7 136 Chapter C 300. K V 2 P 1 V 1 T 2 P 2 (1.05 atm)(459 ml)(288 K) (0.997 atm)(300 K) T 2 15 C 288 K 464 ml 31. In deriving the ideal gas law, we assume that the molecules of gas themselves occupy no volume, and that the molecules do not interact with each other. Under these conditions, there is no difference between gas molecules of different substances (other than their masses) as far as the bulk behavior of the gas is concerned. Each gas behaves independently of other gases present, and the overall properties of the sample are determined by the overall quantity of gas present. P total P 1 + P P n where n is the number of individual gases present in the mixture 32. As a gas is bubbled through water, the bubbles of gas become saturated with water vapor, thus forming a gaseous mixture. The total pressure in a sample of gas that has been collected by bubbling through water is made up of two components: the pressure of the gas of interest and the pressure of water vapor. The partial pressure of the gas of interest is then the total pressure of the sample minus the vapor pressure of water. 33. molar masses: O 2, g; e, g 65 C K 4.0 g O 2 1 mol O g O mol O g e 1 mol e g e mol e P oxygen n oxygen RT/V (0.125 mol)( L atm mol 1 K 1 )(338 K) (5.0 L) P oxygen atm 0.69 atm P helium n helium RT/V (0.999 mol)( L atm mol 1 K 1 )(338 K) (5.0 L) P helium 5.54 atm 5.5 atm P total atm atm atm 6.2 atm 34. Total moles of gas 3.0 mol mol mol 6.0 mol 3.0 mol P nitrogen 10.0 atm 5.0 atm 6.0 mol 2.0 mol P oxygen 10.0 atm 3.3 atm 6.0 mol 1.0 mol P carbon dioxide 10.0 atm 1.7 atm 6.0 mol 35. P oxygen P total P water vapor torr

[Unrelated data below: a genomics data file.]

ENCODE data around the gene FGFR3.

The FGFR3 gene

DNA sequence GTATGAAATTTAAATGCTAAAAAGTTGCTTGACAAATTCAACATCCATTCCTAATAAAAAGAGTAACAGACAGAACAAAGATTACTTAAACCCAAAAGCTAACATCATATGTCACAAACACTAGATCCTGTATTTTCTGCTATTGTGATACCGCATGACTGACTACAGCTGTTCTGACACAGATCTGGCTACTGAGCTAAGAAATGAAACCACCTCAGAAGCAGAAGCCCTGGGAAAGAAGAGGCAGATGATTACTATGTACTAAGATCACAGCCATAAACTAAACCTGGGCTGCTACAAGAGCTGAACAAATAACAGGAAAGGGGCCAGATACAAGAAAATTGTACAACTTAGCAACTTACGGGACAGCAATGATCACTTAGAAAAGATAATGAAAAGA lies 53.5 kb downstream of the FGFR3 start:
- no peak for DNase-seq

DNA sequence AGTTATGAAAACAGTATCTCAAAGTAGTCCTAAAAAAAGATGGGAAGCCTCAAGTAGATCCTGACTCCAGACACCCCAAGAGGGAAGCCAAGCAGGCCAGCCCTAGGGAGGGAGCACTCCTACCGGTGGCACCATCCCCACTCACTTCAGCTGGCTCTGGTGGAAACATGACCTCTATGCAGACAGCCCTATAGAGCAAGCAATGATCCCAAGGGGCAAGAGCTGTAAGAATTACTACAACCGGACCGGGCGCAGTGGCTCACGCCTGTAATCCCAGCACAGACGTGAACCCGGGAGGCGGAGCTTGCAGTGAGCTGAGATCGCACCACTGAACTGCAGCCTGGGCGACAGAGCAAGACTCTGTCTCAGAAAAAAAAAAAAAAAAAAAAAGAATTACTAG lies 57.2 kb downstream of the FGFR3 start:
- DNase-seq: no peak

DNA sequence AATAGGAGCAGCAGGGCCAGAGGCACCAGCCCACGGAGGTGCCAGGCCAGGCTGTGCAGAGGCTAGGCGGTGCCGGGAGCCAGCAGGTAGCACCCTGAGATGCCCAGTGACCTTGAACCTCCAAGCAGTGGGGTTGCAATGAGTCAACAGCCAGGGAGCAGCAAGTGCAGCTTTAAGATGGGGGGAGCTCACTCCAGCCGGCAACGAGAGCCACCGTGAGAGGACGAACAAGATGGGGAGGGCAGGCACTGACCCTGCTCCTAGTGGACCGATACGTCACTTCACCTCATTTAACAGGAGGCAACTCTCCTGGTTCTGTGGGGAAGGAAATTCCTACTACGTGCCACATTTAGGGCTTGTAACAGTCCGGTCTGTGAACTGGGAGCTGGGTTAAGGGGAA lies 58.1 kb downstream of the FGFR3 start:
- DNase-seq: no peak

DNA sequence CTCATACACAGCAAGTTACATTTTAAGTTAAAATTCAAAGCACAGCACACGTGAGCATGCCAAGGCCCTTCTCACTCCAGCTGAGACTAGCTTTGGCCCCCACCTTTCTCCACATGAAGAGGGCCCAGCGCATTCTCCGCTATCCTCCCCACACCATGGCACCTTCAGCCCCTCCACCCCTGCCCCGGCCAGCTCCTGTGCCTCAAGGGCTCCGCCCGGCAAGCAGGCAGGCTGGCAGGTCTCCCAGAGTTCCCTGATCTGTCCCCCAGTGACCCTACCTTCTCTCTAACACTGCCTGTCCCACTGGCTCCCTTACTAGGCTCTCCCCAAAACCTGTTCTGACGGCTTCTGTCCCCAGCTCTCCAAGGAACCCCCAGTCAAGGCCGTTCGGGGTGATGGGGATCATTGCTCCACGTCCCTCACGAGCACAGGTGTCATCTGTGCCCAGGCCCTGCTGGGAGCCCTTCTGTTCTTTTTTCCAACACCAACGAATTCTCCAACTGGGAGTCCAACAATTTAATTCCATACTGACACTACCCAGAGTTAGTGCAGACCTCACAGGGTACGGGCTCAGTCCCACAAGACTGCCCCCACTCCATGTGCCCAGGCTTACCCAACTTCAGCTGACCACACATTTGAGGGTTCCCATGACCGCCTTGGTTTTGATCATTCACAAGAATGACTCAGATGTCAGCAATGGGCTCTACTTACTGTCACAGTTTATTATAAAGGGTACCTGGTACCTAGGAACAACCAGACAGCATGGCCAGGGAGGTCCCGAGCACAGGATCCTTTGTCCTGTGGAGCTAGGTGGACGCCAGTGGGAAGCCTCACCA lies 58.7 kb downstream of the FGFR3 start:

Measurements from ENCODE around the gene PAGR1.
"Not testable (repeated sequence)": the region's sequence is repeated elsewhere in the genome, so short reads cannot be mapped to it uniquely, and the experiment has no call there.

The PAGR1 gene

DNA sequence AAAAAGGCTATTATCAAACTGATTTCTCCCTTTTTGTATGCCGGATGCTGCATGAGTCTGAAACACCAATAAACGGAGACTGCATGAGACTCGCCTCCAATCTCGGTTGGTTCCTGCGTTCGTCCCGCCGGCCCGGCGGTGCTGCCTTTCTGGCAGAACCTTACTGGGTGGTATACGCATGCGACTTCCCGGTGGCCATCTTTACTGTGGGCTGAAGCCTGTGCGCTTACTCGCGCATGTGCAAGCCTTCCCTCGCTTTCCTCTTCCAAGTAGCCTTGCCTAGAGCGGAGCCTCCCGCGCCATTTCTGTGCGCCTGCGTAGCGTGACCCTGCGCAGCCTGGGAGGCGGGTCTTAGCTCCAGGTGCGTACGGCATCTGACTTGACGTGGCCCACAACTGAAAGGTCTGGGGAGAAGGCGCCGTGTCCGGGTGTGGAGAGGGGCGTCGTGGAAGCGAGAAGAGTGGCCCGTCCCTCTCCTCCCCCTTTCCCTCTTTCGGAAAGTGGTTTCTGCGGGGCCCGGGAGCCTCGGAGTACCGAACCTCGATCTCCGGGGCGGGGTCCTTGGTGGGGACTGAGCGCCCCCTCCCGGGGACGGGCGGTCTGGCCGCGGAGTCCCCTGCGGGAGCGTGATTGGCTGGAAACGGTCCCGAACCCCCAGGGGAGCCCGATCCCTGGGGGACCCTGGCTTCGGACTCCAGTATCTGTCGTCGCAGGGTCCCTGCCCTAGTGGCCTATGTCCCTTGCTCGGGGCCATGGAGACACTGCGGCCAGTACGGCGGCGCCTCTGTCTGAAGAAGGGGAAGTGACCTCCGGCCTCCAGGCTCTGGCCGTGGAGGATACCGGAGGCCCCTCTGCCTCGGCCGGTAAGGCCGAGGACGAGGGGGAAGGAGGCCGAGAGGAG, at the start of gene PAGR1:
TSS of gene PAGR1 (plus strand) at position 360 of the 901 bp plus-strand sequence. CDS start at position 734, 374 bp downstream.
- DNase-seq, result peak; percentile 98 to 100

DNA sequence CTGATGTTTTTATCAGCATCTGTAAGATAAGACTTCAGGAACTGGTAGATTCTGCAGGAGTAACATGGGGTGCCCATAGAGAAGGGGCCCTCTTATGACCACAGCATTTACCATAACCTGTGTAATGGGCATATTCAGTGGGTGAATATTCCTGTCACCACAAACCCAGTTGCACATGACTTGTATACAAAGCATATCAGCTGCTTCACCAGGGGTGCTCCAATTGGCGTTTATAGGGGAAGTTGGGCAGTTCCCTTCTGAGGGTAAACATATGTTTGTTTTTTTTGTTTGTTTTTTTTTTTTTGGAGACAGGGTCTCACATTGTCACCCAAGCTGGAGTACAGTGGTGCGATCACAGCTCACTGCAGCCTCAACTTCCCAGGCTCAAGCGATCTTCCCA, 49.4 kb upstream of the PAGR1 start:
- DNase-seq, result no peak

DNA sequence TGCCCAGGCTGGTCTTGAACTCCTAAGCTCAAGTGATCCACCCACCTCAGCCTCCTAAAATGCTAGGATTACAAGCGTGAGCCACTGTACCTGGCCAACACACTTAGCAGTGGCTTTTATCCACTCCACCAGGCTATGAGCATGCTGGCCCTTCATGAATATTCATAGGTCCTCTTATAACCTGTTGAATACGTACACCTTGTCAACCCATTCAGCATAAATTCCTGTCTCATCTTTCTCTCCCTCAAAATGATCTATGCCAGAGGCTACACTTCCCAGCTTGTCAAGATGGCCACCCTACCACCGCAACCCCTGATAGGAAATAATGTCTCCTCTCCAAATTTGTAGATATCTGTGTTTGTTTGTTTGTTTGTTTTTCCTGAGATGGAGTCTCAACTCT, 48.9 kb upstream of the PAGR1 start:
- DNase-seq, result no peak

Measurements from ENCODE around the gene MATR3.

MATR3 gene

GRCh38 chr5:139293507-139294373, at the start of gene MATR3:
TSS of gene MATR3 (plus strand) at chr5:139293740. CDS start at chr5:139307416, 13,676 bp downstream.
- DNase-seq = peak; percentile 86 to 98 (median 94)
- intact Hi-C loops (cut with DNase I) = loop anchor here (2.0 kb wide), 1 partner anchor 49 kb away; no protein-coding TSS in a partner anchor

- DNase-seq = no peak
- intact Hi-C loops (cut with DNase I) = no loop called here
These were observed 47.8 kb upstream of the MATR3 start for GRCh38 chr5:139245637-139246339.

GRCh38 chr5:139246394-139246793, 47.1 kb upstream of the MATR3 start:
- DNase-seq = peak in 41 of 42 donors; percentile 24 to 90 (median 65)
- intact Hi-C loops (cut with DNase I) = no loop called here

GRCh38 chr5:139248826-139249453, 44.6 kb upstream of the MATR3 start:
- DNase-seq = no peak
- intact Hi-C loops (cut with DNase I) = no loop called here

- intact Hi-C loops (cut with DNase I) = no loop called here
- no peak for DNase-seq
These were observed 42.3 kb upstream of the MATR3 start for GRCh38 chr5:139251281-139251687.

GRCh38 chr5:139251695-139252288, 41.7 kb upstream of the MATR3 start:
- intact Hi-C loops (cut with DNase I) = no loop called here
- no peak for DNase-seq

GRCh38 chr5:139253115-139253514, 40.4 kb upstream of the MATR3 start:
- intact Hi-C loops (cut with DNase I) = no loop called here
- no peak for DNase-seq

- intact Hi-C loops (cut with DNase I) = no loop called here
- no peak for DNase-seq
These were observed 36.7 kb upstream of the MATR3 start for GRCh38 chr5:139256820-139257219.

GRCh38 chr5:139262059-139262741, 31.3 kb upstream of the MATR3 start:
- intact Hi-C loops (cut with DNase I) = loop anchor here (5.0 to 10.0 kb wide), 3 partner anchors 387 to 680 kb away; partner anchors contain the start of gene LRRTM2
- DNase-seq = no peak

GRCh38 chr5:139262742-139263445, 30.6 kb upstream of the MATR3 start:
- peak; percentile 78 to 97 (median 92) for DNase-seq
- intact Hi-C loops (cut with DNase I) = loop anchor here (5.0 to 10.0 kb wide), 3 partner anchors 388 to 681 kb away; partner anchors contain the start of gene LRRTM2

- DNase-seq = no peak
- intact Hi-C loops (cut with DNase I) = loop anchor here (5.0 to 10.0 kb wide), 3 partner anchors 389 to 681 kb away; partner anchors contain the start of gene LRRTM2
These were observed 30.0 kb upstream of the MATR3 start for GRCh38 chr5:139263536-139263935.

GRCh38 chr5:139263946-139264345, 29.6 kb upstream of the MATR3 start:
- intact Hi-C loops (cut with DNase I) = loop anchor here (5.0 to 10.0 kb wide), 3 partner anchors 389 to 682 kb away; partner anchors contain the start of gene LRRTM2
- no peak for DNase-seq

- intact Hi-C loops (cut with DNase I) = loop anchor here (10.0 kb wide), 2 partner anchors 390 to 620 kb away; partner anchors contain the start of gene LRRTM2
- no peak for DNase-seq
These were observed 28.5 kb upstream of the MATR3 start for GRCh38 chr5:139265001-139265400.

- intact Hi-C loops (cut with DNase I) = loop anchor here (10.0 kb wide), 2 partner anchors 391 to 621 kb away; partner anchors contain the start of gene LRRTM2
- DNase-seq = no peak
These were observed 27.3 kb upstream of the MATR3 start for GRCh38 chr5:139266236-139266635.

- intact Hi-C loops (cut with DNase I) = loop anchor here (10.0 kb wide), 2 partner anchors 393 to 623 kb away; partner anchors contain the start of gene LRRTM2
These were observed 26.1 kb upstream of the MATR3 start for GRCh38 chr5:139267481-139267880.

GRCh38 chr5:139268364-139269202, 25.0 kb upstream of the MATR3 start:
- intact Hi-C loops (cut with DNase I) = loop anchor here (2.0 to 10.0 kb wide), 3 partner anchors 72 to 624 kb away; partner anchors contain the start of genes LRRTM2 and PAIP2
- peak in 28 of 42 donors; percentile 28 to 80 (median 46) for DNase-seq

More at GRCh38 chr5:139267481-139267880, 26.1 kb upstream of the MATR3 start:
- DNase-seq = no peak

8 Gases P oxygen P total P water vapor mm g atm T 24 C K V 500. ml L n PV/RT ( atm)(0.500 L) ( L atm mol 1 K 1 )(297 K) mol O CaCO 3 (s) CO 2 (g) + CaO(s) molar mass CaCO g 15.2 g CaCO 3 1 mol CaCO g CaCO mol CaCO 3 From the balanced chemical equation, if mol CaCO 3 reacts, mol of CO 2 will result. STP: 1.00 atm, 273 K V nrt/p (0.152 mol)( L atm mol 1 K 1 )(273 K) (1.00 atm) 3.41 L 38. C 3 8 (g) + 5O 2 (g) 3CO 2 (g) O(g) 25 C K molar mass C g 5.53 g C mol C g C mol C mol C mol O 2 1 mol C mol O 2 V nrt/p ( mol O 2 )( L atm mol 1 K 1 )(298 K) (1.04 atm) 14.7 L O C 300 K 26 C 299 K mol N 3 present (1.02 atm)(4.21 L) ( L atm mol 1 K 1 )(300 K) mol N 3 mol Cl present (0.998 atm)(5.35 L) ( L atm mol 1 K 1 )(299 K) mol Cl N 3 and Cl react on a 1:1 basis: N 3 is the limiting reactant. molar mass N 4 Cl g mol N 3 1 mol N Cl g N Cl 4 1 mol N 3 1 mol N 4 Cl 9.31 g N 4 Cl produced
9 138 Chapter Molar mass of Mg 3 N g 10.3 g Mg 3 N 2 1 mol g mol Mg 3N 2 From the balanced chemical equation, the amount of N 3 produced will be mol Mg 3 N 2 2 mol N 3 1 mol Mg 3 N mol N 3 T 24 C 297 K P 752 mm g atm V nrt P (0.204 mol)( L atm mol 1 K 1 )(297 K) (0.989 atm) 5.03 L This assumes that the ammonia was collected dry. 41. Molar masses: e, g; 2, g 14.2 g e 1 mol e g e 3.55 mol e 21.6 g 2 1 mol g mol total moles 3.55 mol mol 14.3 mol 28 C 301 K V nrt P (14.3 mol)( L atm mol 1 K 1 )(301 K) (0.985 atm) 359 L 42. P atm P atm (standard pressure) V ml V 2? ml 44 C 317 K T 2 0 C 273 K (standard temperature) V 2 P 1 V 1 T 2 P 2 (1.47 atm)(145 ml)(273 K) (1.00 atm)(317 K) 184 ml 43. molar masses: O 2, g; N 2, g; CO 2, g; Ne, g 5.00 g O 2 1 mol O g O mol O g N 2 1 mol N g N mol N g CO 2 1 mol CO g CO mol CO 2